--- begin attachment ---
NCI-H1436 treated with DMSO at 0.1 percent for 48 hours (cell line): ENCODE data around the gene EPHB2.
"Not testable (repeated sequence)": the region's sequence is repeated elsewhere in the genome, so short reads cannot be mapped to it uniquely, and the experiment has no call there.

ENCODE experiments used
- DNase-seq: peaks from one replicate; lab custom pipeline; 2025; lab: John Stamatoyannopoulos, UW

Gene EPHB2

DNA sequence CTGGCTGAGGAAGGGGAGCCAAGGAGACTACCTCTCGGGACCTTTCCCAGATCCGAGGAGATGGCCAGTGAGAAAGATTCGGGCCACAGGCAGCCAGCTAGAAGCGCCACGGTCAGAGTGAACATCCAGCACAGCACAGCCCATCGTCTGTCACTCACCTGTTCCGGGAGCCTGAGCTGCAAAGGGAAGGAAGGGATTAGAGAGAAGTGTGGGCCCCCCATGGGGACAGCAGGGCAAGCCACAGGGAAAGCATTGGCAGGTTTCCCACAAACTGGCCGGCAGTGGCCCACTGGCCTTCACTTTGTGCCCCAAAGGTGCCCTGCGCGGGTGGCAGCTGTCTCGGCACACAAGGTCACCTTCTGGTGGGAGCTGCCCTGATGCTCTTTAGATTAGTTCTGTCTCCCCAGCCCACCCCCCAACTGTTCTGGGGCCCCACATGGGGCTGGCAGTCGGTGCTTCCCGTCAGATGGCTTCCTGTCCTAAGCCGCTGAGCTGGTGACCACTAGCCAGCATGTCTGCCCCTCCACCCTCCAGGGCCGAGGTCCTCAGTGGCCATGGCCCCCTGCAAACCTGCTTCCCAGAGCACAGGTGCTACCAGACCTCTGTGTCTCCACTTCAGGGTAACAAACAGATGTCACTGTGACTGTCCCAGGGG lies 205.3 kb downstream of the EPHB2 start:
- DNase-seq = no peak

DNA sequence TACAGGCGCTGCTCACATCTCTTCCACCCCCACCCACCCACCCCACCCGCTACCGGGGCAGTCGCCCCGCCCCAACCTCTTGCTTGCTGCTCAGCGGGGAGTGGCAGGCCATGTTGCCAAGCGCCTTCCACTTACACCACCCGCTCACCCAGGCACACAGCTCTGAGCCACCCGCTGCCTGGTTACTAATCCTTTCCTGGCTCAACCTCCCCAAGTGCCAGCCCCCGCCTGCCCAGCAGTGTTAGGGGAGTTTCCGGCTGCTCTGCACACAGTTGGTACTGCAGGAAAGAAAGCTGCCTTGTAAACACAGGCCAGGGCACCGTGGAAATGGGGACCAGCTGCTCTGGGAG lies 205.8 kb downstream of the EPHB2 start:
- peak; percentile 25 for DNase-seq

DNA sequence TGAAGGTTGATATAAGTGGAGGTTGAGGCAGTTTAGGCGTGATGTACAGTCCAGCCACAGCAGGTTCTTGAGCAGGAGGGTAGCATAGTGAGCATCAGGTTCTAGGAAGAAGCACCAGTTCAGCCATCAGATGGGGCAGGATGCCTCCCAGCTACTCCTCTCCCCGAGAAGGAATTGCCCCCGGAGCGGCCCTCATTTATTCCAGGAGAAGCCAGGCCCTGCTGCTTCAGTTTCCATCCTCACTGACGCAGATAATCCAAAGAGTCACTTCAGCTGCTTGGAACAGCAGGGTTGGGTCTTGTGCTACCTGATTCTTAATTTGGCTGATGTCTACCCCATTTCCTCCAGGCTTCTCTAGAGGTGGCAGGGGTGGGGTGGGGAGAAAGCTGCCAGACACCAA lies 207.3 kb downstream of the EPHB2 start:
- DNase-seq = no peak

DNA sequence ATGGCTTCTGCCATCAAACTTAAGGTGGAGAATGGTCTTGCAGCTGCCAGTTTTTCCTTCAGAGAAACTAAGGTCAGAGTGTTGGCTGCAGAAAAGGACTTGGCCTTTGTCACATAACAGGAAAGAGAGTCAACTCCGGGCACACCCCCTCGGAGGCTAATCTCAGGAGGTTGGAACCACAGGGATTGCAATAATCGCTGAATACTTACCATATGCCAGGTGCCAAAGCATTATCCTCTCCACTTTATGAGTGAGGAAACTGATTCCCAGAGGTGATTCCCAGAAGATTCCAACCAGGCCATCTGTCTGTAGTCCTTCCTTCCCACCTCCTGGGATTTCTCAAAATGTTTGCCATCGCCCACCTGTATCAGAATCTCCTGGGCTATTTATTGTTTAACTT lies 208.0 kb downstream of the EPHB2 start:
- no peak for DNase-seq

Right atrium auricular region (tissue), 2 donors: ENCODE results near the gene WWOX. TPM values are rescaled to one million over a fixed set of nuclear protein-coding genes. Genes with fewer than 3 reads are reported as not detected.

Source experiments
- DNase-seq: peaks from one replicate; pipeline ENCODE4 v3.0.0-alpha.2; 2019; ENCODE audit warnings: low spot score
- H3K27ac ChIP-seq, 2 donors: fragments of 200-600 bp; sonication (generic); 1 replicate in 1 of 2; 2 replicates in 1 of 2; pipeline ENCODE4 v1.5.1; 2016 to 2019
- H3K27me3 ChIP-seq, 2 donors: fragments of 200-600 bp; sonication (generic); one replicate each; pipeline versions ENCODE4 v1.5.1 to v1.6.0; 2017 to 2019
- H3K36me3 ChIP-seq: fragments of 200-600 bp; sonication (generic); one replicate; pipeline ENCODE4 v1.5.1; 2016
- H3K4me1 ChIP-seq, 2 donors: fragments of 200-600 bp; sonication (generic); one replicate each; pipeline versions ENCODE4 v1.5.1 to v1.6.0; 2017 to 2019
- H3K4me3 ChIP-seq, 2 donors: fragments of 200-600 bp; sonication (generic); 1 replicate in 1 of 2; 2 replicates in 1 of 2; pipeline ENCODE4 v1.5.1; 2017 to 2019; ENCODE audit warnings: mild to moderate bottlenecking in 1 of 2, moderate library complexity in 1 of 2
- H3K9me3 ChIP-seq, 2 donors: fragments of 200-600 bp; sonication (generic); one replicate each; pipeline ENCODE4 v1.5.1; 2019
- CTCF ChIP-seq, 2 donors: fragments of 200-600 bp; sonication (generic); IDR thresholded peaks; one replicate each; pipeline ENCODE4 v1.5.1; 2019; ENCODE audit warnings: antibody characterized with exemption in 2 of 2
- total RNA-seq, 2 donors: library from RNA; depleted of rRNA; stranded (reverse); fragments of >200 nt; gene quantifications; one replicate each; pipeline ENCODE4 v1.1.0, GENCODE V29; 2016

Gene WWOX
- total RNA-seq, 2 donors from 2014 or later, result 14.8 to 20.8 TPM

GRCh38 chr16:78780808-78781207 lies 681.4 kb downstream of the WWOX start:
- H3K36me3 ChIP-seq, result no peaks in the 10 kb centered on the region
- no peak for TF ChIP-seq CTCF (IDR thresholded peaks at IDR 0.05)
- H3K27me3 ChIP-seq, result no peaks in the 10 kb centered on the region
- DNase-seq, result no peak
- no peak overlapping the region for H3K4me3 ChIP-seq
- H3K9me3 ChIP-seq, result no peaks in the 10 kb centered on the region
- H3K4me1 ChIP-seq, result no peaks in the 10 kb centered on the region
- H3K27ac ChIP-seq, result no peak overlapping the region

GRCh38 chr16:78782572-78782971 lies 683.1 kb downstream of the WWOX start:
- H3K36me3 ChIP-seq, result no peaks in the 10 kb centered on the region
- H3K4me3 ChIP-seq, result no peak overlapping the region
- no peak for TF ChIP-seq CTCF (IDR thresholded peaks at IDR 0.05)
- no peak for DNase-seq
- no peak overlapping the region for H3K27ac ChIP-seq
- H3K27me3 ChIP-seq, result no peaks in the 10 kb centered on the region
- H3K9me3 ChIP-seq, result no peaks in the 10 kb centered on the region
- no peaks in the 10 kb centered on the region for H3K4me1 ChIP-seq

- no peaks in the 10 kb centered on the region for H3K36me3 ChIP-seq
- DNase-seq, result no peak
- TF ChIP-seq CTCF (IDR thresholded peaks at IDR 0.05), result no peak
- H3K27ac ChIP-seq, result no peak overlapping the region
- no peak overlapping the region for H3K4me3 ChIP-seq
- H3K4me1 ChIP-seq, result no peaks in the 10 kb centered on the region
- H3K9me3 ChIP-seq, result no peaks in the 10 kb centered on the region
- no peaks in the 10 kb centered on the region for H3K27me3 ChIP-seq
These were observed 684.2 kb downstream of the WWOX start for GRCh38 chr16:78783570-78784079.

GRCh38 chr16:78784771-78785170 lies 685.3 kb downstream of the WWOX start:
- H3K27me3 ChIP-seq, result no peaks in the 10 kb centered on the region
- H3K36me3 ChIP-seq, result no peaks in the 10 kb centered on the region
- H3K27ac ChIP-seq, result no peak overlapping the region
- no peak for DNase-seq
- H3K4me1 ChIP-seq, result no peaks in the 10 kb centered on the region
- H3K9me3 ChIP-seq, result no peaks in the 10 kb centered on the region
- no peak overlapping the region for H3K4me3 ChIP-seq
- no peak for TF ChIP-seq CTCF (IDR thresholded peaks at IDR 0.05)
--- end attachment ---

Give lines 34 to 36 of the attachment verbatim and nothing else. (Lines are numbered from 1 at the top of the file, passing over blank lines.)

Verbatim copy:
- H3K4me1 ChIP-seq, result no peaks in the 10 kb centered on the region
- H3K27ac ChIP-seq, result no peak overlapping the region

GRCh38 chr16:78782572-78782971 lies 683.1 kb downstream of the WWOX start: